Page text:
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Posted on 05-31-2016

Written by Emily Thraen

If you are subscribed to our monthly Wellness News article or have liked us on Facebook, you have probably read us stressing the importance of Vitamin D, the ‘sunshine’ vitamin. Vitamin D is a fat-soluble vitamin that is naturally present in very few foods and, while our skin is able to synthesis vitamin D from sunlight, the amount of vitamin D synthesized through ultraviolet light exposure is not enough to meet our body’s need for it.  

Dr. Erin Michos, Assistant Professor of Medicine at Johns Hopkins Hospital in the Division of Cardiology, suggests that most adults need approximately 1,000 to 2,000 International Unit (IU) a day to maintain healthy levels of vitamin D (Vitamin D: Fact Sheet for Health Professional 2010). To put this in perspective, you would have to eat 12 oz of salmon or 48 eggs a day to reach the daily recommended level.

The body’s requirement for vitamin D is as high as it is because vitamin D is a key player in your musculoskeletal health. Vitamin D promotes calcium absorption in the gut and maintains adequate serum calcium and phosphate concentrations to enable normal mineralization of bone and to prevent hypocalcemic tetany. It is also needed for bone growth and bone remodeling by osteoblasts and osteoclasts (Cranney 2007). Without sufficient vitamin D, bones can become thin, brittle, or misshapen. Vitamin D sufficiency prevents rickets in children and osteomalacia in adults (Institute of Medicine 2012). Together with calcium, vitamin D also helps protect older adults from osteoporosis.

WOW! There is no debating that vitamin D is vital for muskeoskeletal health. However, there is growing evidence to support that higher vitamin D levels help lower one’s risk of heart disease!

Two related studies are of interest:

  1. A Harvard study found that people with low vitamin D levels had twice the risk of developing a heart attack compared to those with adequate vitamin D levels.
  2. A study in a Utah healthcare system found that people with lower vitamin D levels were more likely to have Coronary heart disease (CHD).

It is believed that vitamin D works to reduce the risk of heart by reducing:

  • Metabolic diseases such as diabetes and high blood pressure
  • Thickening of the arterial walls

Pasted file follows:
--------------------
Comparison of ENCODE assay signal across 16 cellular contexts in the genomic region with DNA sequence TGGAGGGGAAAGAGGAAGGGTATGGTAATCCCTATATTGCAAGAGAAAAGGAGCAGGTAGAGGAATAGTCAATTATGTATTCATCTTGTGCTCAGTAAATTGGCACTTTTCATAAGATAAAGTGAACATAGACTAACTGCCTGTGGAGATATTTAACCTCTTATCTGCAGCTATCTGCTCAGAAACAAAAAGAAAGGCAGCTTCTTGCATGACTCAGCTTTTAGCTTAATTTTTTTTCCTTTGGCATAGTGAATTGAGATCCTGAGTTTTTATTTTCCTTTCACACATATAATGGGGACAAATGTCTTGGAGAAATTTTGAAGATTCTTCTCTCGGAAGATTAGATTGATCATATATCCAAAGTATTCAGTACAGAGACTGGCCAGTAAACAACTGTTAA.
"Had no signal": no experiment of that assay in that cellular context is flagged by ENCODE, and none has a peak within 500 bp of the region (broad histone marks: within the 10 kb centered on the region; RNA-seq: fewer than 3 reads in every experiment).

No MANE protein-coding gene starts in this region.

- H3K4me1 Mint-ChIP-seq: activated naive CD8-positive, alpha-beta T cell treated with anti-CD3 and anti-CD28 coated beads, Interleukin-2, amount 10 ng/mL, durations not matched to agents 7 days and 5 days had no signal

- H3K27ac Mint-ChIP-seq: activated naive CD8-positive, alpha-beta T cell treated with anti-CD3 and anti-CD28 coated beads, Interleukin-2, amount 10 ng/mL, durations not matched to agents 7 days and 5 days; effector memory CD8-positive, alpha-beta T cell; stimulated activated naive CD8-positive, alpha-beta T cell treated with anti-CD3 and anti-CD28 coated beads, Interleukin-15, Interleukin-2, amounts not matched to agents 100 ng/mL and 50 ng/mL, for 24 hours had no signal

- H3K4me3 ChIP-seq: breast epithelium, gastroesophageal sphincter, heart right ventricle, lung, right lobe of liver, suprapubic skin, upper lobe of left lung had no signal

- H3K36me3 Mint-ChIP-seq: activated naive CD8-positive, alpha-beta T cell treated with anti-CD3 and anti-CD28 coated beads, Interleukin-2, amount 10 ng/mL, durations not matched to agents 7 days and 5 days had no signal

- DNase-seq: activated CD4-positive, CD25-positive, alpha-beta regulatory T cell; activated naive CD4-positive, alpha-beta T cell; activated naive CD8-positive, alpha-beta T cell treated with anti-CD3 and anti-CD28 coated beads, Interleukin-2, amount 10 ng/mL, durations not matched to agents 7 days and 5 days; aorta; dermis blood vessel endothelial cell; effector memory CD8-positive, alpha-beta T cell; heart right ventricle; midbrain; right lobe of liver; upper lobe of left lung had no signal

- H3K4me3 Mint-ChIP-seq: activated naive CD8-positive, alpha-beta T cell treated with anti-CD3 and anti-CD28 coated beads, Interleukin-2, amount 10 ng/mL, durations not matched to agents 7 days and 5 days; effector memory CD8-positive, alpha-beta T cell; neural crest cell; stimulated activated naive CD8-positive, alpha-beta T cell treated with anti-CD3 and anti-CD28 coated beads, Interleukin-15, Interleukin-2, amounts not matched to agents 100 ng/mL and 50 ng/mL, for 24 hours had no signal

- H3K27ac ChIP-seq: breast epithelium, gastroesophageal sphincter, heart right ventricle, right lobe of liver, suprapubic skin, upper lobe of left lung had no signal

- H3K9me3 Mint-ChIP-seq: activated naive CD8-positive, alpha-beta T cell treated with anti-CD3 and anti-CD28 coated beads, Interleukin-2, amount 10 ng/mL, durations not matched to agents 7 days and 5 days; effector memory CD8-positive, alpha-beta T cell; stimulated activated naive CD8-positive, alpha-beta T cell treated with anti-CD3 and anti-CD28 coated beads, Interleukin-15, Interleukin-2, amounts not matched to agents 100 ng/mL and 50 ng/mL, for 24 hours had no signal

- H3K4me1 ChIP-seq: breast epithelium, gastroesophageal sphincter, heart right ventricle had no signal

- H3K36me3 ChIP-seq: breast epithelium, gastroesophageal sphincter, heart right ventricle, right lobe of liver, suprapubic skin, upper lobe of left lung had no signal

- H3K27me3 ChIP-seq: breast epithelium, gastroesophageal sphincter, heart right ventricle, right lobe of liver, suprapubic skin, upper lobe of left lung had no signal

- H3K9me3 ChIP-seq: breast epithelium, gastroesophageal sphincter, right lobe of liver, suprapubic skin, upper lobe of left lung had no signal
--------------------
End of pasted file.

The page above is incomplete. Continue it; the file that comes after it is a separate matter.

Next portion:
• Risk of respiratory infections
  • Inflammation
  • Risk of arterial calcification or hardening

Vitamin D is one of the most important vitamins to promote health and wellness, yet it often overlooked. While our bodies are capable of synthesizing vitamin D through ultraviolet light exposure, the average person rarely spends enough time outside and wears clothes, makeup, or sunscreen that dilute the exposure that is received. Since it is not feasible to eat 48 eggs a day, Dr. Torzewski at The Body Well recommends supplementation. The Body well sells 5,000 IU pills and 1,000 IU/ drop liquid D3. Pick up some supplementation at your next appointment to, not only help promote your musculoskeletal health, put to support your cardiovascular health as well!

Works Cited

Institute of Medicine, Food and Nutrition Board. Dietary Reference Intakes for Calcium and Vitamin D. Washington, DC: National Academy Press, 2010.

Cranney C, Horsely T, O'Donnell S, Weiler H, Ooi D, Atkinson S, et al. Effectiveness and safety of vitamin D. Evidence Report/Technology Assessment No. 158 prepared by the University of Ottawa Evidence-based Practice Center under Contract No. 290-02.0021. AHRQ Publication No. 07-E013. Rockville, MD: Agency for Healthcare Research and Quality, 2007.

Vitamin D: Fact Sheet for Health Professional. (2014). In National Institutes of Health: Office of Dietary Supplements online. Retrieved from https://ods.od.nih.gov/factsheets/VitaminD-HealthProfessional/

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